3D Printed Luminaires: Shining A Light On 3D Printing’s Commercial Interior Design Potential
Images courtesy of Perkins+Will
Signify recently launched a service to 3D print custom light shades and fittings on an industrial scale. Luke Christou explores how the technology can benefit commercial interior design
In late 2019, lighting company Signify unveiled its new facilities in Maarheeze, the Netherlands, paving the way for the company to 3D print light shades and fittings on an industrial scale.
In January the company opened a similar facility in Massachusetts, United States, and additional facilities in India and Indonesia are set to follow. Throughout these facilities, Signify plans to have more than 500 3D printers in operation that will allow it to mass produce luminaires of up to 60cm in height and width.
“We are the first lighting manufacturer to produce 3D printed luminaires on an industrial scale, reinforcing our position at the forefront of lighting and sustainable innovation,” Signify’s chief innovation officer Olivia Qiu announced at the time.
Benefits of 3D printed luminaires for chain retailers
Signify’s expansion plans are already paying dividends. UK-based fashion and food retailer Marks and Spencers (M&S) has partnered with Signify to create thousands of 3D printed luminaires which will be rolled out throughout its UK stored by the end of the year.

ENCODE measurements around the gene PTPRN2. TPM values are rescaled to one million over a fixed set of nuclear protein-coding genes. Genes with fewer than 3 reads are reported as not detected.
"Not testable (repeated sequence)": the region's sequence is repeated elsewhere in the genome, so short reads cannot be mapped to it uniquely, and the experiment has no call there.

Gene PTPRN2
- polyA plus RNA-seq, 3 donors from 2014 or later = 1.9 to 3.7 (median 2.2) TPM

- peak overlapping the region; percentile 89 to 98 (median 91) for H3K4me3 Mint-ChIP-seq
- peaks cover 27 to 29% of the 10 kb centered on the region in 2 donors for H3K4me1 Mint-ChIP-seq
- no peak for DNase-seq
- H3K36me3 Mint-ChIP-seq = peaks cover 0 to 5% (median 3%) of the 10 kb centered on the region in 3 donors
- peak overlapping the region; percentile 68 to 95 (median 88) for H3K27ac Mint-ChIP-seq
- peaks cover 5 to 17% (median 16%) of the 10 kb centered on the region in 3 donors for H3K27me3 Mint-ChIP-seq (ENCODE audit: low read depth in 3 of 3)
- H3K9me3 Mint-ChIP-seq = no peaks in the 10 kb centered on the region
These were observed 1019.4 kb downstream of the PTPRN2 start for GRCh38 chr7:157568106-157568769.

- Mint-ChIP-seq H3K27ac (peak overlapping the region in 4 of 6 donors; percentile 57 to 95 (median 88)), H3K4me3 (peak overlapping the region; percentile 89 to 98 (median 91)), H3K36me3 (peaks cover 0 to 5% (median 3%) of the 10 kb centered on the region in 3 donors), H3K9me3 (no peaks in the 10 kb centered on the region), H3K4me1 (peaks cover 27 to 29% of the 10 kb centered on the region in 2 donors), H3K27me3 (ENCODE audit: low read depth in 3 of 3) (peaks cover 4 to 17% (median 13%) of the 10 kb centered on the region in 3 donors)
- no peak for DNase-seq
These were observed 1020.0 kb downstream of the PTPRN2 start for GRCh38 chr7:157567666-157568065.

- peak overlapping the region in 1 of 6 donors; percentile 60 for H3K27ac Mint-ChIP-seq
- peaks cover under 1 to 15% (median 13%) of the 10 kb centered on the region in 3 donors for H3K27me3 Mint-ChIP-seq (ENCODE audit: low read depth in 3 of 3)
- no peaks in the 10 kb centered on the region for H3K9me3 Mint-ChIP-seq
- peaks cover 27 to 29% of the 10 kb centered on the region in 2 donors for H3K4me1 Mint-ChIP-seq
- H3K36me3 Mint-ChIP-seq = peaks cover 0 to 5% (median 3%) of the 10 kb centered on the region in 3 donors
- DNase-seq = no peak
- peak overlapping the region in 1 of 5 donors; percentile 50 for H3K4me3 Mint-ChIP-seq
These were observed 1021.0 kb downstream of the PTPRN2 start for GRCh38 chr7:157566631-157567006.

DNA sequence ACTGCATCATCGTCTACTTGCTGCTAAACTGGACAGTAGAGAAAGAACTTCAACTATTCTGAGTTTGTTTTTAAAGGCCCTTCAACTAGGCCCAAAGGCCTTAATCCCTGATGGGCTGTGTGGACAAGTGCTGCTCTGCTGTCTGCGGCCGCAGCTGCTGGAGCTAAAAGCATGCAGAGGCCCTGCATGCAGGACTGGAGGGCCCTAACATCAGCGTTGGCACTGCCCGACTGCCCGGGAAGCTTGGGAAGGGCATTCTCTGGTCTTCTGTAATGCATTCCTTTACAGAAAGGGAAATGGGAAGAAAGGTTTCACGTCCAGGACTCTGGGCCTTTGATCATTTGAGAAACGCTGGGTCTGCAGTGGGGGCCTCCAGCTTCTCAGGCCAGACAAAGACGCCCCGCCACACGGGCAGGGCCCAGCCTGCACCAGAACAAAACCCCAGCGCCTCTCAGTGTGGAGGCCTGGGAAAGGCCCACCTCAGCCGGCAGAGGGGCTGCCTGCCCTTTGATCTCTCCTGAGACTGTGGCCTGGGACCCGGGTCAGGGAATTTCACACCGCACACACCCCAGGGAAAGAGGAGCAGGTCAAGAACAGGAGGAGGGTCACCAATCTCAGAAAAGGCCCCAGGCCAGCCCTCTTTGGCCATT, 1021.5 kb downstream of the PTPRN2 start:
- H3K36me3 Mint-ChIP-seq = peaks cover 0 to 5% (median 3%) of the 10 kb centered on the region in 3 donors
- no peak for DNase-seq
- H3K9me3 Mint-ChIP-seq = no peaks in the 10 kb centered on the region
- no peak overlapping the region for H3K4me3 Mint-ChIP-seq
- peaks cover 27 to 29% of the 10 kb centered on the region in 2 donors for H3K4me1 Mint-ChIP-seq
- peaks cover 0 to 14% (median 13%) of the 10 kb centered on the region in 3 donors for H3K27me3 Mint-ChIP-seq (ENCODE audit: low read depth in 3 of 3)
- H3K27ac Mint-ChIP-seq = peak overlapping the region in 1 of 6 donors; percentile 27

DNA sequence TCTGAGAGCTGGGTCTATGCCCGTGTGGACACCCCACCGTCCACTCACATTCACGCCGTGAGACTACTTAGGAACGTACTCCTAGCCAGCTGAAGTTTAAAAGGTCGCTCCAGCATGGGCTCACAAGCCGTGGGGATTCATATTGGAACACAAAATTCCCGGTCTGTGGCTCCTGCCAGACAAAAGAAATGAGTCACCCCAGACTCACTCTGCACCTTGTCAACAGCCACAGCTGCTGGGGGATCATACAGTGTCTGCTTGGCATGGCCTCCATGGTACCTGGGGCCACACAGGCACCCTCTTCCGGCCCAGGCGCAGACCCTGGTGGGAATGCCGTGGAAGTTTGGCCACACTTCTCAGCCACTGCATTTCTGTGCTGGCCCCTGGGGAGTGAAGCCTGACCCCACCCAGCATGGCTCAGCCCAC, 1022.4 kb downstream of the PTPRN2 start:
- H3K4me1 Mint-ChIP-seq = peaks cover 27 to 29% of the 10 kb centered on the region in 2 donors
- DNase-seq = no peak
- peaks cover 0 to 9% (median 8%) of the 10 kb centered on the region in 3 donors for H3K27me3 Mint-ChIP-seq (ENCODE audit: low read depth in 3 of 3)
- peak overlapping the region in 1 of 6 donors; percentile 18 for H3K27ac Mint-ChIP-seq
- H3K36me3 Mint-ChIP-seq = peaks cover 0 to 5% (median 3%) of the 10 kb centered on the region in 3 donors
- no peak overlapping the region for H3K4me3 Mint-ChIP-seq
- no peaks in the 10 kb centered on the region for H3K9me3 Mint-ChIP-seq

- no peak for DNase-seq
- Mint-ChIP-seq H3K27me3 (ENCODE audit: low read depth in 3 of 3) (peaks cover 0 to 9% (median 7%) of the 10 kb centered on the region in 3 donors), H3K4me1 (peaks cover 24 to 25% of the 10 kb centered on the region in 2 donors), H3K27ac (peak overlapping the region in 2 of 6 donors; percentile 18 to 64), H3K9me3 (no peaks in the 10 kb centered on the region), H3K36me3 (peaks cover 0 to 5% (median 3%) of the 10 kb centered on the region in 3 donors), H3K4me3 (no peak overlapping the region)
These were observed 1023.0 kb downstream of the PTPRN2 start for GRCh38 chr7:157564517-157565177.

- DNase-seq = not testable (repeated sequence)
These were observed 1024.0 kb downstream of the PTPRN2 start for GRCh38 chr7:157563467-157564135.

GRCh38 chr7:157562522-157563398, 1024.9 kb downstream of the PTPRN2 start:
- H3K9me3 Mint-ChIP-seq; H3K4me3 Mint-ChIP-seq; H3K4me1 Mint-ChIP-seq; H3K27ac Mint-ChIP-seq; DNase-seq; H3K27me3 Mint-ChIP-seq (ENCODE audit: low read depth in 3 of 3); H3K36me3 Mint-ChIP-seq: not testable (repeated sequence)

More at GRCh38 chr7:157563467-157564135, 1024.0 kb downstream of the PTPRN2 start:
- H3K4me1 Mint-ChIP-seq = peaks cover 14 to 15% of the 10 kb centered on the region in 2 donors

The promise that this offers to large chain retailers such as M&S, that require designs to be replicated throughout hundreds or thousands of stores, is evident.
While opting for 3D printing over more conventional methods is unlikely to cut manufacturing costs, customers will see a significant reduction in the time it takes to have their ideas brought to life “in a matter of days, rather than months” according to Qiu.
“The time we save is really in the overall development: from the initial concept, design, manufacture and shipment,” Signify spokesperson Elco van Groningen explains.
“ The time we save is really in the overall development: from the initial concept, design, manufacture and shipment. ”
This is thanks to the flexibility of Signify’s 3D printing process. Bespoke luminaire design and production on a large scale is typically a long, costly procedure with the various processes requiring tweaks before a different design can be produced. You also have to allow room for error. This makes it difficult for large orders of bespoke designs to be produced and fitted in a reasonable amount of time.
However, each luminaire produced by Signify can be tweaked by shape, pattern, colour, size, lumen output, driver and optics to suit the needs of each store, and printed in the same day.
“The biggest advantage is that it’s a much more flexible way of serving our customers, as you have the availability to make a small number of bespoke or tailored luminaires, or even a single one if you need,” Van Groningen says. “This wouldn’t be possible with traditional manufacturing methods.”
Environmentally-friendly interior design
In 2012, M&S became the first major UK retailer to achieve carbon neutrality and has continued to set itself lofty sustainability targets since. Its deal with Signify is another step in the right direction.